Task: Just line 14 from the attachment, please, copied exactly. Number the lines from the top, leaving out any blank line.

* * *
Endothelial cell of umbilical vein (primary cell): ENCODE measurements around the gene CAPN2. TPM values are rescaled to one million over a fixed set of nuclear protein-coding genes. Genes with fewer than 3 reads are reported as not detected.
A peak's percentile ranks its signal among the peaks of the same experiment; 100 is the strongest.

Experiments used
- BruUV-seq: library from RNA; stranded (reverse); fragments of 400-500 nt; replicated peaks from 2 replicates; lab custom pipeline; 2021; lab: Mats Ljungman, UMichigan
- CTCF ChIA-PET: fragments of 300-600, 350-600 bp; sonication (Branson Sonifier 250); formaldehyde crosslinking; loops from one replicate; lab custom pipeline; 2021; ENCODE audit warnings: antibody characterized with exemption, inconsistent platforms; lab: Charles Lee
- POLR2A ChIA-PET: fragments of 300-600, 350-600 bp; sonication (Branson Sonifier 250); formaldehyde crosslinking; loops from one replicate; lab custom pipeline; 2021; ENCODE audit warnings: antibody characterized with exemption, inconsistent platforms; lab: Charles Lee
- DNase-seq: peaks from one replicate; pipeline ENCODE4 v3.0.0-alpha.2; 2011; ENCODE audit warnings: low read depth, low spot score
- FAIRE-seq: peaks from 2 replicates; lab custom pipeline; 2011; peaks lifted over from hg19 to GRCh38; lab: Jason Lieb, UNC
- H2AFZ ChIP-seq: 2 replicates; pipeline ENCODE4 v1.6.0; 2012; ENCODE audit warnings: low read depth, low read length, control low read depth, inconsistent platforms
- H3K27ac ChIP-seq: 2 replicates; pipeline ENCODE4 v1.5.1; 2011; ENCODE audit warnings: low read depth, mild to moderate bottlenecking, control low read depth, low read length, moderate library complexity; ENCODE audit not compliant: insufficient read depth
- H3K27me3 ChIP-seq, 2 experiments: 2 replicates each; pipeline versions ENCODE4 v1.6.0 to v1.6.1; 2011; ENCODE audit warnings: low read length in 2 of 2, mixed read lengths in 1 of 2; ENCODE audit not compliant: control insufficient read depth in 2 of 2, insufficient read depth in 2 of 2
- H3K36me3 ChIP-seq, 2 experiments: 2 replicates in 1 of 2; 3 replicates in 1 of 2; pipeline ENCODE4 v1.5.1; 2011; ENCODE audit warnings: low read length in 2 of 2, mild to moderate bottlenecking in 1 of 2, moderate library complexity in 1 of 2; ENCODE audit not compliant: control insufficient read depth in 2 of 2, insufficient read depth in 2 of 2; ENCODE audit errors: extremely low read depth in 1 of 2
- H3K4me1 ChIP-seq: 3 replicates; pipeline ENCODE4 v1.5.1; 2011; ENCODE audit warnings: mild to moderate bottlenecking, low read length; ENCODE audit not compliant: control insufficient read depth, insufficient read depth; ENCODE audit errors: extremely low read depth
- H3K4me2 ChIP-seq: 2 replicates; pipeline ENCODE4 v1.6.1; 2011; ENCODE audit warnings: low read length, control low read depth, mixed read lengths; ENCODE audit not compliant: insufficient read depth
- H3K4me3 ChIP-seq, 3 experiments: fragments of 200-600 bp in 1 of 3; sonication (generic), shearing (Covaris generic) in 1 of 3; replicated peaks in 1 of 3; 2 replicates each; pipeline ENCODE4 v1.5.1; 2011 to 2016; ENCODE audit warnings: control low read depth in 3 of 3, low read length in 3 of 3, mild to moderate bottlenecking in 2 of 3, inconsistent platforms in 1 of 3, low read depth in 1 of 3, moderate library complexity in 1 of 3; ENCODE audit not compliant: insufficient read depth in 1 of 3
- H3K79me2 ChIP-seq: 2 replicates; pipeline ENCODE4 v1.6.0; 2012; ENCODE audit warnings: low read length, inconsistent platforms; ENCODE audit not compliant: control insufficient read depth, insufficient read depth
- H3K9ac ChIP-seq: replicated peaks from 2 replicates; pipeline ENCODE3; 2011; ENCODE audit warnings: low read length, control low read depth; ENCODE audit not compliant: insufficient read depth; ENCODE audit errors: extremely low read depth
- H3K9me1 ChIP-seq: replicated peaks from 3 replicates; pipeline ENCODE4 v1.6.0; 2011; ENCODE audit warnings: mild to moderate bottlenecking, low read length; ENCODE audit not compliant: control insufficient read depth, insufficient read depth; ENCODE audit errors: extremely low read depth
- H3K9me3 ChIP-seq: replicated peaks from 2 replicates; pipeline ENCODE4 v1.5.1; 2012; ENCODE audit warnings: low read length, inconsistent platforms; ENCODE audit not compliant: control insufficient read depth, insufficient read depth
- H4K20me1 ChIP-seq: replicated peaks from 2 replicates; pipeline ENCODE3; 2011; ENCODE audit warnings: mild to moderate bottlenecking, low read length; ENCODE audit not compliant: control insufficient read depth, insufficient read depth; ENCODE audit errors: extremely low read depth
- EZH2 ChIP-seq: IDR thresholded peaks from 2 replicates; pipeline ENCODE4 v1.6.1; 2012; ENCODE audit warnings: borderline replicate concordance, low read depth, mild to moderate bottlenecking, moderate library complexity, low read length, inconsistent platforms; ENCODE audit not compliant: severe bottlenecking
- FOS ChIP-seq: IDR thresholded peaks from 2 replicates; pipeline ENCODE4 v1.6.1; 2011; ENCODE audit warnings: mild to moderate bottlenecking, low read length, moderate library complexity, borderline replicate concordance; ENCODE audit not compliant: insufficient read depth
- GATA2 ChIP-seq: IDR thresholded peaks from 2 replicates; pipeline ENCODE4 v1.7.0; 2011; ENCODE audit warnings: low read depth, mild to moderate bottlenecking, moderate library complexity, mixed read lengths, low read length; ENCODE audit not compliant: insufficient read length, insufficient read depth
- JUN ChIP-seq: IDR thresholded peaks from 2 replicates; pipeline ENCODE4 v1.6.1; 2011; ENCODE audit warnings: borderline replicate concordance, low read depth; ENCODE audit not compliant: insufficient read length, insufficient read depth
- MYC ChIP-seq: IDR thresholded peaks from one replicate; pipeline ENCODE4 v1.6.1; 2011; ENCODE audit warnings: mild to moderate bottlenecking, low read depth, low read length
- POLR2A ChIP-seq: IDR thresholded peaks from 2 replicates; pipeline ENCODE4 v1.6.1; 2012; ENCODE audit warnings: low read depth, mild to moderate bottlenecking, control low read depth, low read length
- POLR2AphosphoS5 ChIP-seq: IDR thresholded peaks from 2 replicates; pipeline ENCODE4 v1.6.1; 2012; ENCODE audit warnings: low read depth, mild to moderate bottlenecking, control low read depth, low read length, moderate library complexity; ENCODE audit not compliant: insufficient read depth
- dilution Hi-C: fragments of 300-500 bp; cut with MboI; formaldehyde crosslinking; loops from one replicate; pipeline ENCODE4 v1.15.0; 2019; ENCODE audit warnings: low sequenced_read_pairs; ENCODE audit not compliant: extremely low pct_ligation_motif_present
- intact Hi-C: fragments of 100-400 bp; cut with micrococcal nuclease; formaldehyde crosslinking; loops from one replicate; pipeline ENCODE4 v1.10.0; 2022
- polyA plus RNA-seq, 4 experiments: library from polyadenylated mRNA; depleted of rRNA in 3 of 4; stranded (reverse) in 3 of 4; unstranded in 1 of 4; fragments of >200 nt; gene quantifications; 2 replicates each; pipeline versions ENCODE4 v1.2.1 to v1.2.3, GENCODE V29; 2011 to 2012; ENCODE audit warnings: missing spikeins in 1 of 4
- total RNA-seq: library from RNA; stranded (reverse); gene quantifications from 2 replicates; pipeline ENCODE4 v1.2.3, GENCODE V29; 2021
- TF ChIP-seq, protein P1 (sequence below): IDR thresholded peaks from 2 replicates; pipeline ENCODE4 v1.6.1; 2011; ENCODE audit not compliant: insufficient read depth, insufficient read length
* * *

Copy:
- H3K4me2 ChIP-seq: 2 replicates; pipeline ENCODE4 v1.6.1; 2011; ENCODE audit warnings: low read length, control low read depth, mixed read lengths; ENCODE audit not compliant: insufficient read depth